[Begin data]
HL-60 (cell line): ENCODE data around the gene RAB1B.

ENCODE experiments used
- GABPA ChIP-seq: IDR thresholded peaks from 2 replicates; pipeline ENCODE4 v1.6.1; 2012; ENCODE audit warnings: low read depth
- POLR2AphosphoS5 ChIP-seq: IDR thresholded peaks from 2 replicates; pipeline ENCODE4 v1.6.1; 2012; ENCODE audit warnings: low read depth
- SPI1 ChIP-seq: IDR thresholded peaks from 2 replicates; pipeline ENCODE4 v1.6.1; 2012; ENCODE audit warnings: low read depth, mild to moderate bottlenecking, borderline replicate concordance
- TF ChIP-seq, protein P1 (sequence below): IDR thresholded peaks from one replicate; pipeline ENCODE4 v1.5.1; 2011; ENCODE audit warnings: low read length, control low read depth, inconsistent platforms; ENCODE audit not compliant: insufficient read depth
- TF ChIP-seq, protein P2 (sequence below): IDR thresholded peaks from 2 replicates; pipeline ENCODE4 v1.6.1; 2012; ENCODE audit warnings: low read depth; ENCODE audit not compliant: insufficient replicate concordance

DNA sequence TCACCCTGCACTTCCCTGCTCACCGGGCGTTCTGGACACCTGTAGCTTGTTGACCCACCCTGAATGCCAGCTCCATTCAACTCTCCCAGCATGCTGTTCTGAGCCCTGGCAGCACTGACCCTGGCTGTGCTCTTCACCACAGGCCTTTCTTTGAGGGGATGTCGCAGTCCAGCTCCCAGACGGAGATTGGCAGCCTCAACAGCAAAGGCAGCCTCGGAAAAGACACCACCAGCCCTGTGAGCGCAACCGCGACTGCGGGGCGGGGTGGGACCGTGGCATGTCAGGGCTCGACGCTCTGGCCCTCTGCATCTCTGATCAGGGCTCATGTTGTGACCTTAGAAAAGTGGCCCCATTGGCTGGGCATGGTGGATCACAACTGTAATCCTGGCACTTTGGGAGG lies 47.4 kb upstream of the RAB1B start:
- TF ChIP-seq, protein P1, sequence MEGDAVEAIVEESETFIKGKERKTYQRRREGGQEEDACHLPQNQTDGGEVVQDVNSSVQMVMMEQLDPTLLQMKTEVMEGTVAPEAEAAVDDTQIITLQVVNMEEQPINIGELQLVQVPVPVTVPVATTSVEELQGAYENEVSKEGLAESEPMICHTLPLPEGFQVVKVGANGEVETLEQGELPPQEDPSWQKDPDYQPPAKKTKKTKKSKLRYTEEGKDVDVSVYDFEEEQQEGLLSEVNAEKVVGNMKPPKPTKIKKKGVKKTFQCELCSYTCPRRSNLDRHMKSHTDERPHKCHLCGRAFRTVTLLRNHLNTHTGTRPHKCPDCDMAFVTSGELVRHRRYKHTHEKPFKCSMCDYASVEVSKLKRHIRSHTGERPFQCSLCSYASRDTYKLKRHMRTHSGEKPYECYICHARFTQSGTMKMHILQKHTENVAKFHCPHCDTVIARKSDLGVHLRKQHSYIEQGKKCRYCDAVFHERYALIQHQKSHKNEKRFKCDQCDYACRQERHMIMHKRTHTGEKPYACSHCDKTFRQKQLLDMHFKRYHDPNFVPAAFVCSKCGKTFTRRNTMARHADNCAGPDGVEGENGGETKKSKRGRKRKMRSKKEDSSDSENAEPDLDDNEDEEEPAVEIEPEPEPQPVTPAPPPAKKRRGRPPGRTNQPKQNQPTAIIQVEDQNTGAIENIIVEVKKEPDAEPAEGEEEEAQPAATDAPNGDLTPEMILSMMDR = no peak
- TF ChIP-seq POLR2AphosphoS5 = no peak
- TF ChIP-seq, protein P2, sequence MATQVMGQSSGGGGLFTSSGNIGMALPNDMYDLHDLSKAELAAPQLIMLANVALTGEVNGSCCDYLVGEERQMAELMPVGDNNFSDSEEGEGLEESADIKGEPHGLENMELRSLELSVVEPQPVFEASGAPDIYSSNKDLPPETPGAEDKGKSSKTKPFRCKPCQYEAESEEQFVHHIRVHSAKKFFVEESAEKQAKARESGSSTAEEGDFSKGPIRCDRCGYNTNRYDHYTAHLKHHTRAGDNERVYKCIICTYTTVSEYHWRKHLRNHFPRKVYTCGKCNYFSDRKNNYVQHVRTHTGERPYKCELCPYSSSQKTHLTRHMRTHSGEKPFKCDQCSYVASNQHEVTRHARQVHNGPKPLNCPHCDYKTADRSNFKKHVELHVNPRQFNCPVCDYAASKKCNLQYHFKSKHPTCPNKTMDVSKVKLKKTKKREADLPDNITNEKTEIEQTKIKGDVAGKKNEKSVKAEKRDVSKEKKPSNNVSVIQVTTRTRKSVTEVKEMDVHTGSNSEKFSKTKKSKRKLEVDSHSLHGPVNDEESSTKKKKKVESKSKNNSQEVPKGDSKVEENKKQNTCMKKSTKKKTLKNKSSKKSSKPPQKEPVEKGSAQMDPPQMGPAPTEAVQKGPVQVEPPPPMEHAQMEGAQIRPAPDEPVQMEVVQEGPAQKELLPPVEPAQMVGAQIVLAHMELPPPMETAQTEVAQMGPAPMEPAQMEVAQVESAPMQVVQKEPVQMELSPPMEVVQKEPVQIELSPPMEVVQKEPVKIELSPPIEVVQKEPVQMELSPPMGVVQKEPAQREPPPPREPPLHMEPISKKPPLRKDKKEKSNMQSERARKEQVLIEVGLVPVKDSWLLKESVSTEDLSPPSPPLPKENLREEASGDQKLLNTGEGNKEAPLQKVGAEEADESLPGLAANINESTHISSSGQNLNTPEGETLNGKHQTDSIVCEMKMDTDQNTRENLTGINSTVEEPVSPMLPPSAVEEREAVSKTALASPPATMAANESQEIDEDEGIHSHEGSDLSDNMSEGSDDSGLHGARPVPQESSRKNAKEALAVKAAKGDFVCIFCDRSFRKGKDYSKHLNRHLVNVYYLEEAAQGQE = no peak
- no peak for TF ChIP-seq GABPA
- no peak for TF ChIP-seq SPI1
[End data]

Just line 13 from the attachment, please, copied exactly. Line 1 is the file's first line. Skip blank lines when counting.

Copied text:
- no peak for TF ChIP-seq SPI1